This appears to be the first published book by Charlotte Witt (she has, since 1989, written a number of other works), whose main work seems to be in feminist philosophy, who is currently Professor of Philosophy and Humanities at the University of New Hampshire. The purpose of this book is primarily to explain and defend Witt’s understanding of Aristotle’s Essentialism, as compared with Kripke’s modernist Essentialism. Witt holds, in contradistinction to the traditional view (in which “a universal essence [is] shared by all members of the same species”), to a variation of the individual essence interpretation of Aristotle. A secondary purpose that Witt seeks to fulfill is to introduce the Metaphysics of Aristotle to those who are unfamiliar with Aristotle. As the reader will discover, she does not, however, sacrifice clarity and accuracy to the purpose of providing an easily understandable introduction. Witt has certainly succeeded in providing the reader with an easy to understand introduction to Aristotle’s Metaphysical thought. She covers a wide variety of subjects including Aristotle’s doctrines of Being, Substance, Knowledge, and Hylomorphism. The intended audience of the book is the reader who wish to pursue an understanding of Aristotle’s Metaphysical thought.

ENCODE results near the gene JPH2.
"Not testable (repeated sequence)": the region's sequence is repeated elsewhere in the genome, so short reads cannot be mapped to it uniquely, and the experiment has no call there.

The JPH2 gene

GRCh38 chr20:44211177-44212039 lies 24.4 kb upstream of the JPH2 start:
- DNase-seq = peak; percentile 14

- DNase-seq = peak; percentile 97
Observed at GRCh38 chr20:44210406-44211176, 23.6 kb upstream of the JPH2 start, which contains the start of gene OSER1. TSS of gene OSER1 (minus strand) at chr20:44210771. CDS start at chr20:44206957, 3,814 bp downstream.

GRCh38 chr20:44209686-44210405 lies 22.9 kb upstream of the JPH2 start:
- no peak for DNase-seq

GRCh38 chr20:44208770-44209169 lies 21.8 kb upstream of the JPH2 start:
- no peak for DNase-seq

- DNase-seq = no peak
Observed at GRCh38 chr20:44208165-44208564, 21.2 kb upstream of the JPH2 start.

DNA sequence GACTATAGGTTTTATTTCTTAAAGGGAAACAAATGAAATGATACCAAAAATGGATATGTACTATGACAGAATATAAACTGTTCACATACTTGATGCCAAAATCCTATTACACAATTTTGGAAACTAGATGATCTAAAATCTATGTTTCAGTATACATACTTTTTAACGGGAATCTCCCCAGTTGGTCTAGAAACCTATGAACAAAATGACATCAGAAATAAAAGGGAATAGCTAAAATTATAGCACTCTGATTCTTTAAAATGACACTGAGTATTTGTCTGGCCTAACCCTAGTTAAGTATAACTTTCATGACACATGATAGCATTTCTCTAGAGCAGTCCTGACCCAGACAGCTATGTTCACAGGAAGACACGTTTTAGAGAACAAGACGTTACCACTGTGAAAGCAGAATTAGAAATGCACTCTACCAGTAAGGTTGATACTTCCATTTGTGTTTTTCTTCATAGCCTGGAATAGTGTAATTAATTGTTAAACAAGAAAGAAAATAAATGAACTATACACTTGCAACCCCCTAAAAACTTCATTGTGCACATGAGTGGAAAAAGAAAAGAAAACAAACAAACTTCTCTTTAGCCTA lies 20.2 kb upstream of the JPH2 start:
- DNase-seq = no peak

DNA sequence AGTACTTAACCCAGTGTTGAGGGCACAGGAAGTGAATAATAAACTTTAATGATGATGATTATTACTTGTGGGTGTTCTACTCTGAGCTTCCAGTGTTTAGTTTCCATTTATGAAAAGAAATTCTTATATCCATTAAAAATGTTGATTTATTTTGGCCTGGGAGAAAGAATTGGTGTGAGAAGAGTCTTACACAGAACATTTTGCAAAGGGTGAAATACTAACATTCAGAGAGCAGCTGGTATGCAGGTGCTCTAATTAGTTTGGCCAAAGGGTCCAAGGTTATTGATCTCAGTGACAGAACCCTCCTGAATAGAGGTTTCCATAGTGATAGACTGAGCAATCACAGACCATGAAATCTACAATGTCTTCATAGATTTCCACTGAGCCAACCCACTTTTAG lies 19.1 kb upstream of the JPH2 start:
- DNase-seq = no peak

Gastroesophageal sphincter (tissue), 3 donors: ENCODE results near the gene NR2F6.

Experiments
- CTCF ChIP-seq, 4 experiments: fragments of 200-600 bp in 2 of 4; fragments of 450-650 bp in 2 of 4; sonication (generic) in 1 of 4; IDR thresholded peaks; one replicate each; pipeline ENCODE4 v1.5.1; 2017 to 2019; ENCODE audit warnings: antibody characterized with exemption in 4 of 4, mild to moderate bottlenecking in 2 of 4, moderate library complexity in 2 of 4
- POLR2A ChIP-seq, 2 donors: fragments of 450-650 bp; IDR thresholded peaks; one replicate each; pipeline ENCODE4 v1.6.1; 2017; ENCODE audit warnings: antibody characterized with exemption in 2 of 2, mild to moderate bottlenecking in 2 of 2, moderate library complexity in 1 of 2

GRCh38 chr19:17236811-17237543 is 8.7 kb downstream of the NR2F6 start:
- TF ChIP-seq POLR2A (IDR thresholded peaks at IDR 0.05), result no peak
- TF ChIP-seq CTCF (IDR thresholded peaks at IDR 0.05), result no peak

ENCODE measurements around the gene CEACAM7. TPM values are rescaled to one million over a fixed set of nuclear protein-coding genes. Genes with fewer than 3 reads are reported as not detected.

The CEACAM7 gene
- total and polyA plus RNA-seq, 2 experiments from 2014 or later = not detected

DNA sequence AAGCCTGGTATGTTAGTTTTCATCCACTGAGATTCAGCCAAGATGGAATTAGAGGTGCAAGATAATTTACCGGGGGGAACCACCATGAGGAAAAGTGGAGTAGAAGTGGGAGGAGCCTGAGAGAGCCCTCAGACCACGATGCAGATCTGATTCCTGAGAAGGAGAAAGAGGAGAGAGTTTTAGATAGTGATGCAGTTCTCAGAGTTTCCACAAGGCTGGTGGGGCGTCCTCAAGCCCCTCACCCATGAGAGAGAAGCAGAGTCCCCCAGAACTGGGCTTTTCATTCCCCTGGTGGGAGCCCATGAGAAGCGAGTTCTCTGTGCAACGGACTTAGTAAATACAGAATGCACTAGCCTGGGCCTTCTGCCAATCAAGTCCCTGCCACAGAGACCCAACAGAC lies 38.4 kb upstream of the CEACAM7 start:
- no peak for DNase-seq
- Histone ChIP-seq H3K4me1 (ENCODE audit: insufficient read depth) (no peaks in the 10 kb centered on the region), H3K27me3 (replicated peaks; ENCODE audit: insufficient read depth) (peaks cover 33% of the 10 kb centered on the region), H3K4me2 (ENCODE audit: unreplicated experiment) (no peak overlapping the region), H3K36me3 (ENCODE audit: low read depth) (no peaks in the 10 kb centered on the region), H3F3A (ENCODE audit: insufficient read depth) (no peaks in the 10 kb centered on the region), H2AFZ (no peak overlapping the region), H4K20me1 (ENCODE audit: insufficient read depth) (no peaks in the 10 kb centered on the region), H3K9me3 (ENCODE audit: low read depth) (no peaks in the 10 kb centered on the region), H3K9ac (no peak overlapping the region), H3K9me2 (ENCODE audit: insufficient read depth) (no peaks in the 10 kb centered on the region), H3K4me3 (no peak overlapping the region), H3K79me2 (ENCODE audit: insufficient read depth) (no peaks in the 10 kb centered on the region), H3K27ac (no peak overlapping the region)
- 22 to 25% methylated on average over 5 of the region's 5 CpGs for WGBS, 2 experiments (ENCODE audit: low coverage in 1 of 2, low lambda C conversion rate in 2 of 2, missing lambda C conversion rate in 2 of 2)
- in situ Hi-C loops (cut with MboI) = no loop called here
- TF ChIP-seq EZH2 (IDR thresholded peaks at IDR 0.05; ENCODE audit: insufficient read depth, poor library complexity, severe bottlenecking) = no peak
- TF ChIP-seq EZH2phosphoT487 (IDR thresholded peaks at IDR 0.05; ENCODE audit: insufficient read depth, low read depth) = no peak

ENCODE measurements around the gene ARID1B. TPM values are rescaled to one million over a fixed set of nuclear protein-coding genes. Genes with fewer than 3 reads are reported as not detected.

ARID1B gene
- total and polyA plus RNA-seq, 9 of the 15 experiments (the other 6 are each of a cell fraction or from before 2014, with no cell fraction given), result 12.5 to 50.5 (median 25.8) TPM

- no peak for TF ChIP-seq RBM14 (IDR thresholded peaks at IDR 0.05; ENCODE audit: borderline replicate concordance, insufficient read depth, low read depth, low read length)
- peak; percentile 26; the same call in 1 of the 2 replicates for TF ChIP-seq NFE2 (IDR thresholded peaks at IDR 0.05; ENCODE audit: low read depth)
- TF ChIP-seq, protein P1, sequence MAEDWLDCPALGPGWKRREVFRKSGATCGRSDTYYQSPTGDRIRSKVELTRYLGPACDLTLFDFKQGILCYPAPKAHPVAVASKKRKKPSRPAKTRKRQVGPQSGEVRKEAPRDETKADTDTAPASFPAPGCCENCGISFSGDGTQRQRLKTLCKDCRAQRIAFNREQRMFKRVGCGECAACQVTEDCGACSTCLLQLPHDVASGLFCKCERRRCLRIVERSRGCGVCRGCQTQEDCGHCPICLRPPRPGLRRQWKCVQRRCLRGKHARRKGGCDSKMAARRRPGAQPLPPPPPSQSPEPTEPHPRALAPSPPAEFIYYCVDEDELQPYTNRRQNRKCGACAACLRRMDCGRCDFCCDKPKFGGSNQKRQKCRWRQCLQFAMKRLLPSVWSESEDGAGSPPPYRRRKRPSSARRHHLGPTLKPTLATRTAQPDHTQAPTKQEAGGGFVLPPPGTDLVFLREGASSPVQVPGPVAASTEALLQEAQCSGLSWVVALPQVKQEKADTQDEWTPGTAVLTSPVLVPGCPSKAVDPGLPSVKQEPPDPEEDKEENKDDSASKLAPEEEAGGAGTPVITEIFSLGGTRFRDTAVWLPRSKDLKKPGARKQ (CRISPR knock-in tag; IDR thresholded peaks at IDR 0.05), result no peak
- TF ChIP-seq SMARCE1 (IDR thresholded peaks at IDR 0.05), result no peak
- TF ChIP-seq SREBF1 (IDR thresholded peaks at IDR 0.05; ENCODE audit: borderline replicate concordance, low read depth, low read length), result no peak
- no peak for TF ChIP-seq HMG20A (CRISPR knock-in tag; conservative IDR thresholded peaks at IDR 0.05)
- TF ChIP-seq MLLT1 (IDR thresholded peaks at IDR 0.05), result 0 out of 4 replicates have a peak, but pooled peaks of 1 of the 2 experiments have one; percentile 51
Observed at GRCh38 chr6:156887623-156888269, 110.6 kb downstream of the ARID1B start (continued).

This book is well organized, and easy to follow. The author explains, at the beginning of each chapter, what she wishes to do, and summarizes, at the end of each chapter what she has attempted to do, as well as what she will attempt to do in the next chapter. The author’s explanations are easy to follow, and her arguments are well-explained. In order to prepare the reader to fully understand her position on Aristotelian Essentialism she provides three introductory chapters that introduce the essential concepts of Aristotelian Metaphysics and Physics. She wastes no time in presenting her argument, as her explanations of Aristotle in chapters 1-3 are essential for the argument that she presents in chapters 4-5.